Illegal Pot Farms Contaminating California Water with Banned Pesticides

California’s forests are hiding plenty of illegal marijuana farms. Now, toxic chemicals from these operations are seeping into streams and rivers, feeding the state’s water supply, and making the water unfit for human or animal consumption. Fears abound now that all living creatures in parts of California are at risk.

Evidence of potentially deadly pollutants in watersheds across Central and Northern California is just the latest environmental damage done by thousands of illegal marijuana plantations, which, according to law enforcement, are mainly drug cartels growing weed for customers in other states. The situation is dire and lawmakers must take action.

“I do not drink out of the creeks, and I used to,” said Sergeant Nathaniel Trujillo, a Trinity County narcotics expert from the sheriff’s department. “I grew up drinking out of them.” At least 90 percent of all illegal pot farming in the United States occurs in California. According to state estimates, the state has as many as 50,000 cannabis farms.

Despite this, and despite voters legalizing marijuana in November last year, experts expect only around 16,000 of them to apply for commercial cultivation licenses when the state starts issuing them next year. Many of these illegal cultivators are using pesticides and fertilizers long banned or restricted in the United States, including zinc phosphide and carbofuran.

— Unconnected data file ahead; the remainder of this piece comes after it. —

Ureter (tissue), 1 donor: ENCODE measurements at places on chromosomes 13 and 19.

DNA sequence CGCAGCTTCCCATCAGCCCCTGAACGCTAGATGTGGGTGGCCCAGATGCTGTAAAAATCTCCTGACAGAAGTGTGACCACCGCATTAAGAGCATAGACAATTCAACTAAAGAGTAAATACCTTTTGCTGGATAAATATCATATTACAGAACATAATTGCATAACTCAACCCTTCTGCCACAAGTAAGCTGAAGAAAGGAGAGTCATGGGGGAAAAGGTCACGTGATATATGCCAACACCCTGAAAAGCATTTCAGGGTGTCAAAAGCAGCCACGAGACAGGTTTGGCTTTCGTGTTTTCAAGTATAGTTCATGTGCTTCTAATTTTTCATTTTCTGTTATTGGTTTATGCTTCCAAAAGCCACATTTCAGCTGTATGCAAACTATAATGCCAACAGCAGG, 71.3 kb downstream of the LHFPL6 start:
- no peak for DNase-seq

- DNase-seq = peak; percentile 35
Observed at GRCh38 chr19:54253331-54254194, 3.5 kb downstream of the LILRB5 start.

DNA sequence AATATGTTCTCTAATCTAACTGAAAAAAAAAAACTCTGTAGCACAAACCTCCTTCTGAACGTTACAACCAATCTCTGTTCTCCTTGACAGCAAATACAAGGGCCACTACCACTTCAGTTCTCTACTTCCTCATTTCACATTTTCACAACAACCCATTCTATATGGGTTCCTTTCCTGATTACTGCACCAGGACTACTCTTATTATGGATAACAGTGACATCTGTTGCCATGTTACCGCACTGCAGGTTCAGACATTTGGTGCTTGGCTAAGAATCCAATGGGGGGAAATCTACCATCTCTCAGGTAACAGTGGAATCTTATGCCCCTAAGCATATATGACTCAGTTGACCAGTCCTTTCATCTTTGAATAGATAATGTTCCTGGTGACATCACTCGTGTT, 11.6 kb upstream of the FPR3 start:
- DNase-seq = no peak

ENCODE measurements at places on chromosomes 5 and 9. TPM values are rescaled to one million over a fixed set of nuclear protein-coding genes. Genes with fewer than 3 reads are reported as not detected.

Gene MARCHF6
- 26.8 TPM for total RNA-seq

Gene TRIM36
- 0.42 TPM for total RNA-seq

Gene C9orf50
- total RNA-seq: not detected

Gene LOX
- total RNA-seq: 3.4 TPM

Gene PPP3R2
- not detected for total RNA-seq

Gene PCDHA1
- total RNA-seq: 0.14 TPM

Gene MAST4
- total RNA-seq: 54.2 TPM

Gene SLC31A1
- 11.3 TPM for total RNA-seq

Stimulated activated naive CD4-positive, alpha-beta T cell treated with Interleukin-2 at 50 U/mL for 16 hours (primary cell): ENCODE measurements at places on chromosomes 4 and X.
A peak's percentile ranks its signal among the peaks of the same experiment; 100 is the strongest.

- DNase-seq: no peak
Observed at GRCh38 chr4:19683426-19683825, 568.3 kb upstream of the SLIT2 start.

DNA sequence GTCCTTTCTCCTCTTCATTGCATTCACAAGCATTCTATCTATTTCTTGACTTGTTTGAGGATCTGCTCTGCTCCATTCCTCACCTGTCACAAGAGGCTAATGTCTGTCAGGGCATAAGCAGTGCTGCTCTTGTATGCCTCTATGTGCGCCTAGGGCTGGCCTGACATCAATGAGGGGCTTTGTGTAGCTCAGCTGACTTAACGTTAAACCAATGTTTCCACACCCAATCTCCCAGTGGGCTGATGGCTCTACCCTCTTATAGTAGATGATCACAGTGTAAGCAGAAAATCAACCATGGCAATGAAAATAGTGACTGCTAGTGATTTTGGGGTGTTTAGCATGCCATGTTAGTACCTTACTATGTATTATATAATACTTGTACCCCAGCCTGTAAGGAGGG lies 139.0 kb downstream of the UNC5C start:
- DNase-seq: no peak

Now, thousands of acres of California’s forests are little more than chemical waste dumps. Several law enforcement officers needed emergency medical treatment for touching equipment and plants. Scores of animals are dead. Streams testing positive for chemical toxicity are crucial water sources for people, cattle, fish, and various vulnerable animals, including the Northern Spotted Owl and the Pacific fisher.

The most populous state in the United States is now reliant on a water supply system contaminated by the creeks and rivers feeding into it. An ecologist working with law enforcement on issues of cannabis contamination, Mourad Gabriel, confirmed this ecocide, “Carbofuran is in the water, and it is not supposed to be. How are we going to mitigate something like that?”

According to the National Institutes of Health, carbofuran poisoning can cause vomiting, dizziness, nausea, headaches, convulsions, muscle twitching, and even death. Diazinon, another toxic chemical that Gabriel found in creeks and rivers, causes weakness, blue fingernails and lips, difficulty breathing, convulsions, and even coma. These are serious toxins.

Gabriel, widely regarded as a leading authority on toxic pesticides used in marijuana grow operations and who has visited more than 100 cultivation sites throughout California, said that he found contaminants in roughly half of the streams he analyzed in eight different watersheds and across all of the state’s prime marijuana-growing regions.

According to Reuters, tests conducted by Gabriel revealed the presence of carbofuran, diazinon, and other toxins just downstream from marijuana farms in Humboldt County on the state’s northwestern coastline, Kern County in Central California, Mendocino County to the north of Santa Rosa, and several others. Chemicals were present in trace amounts in some of these cases.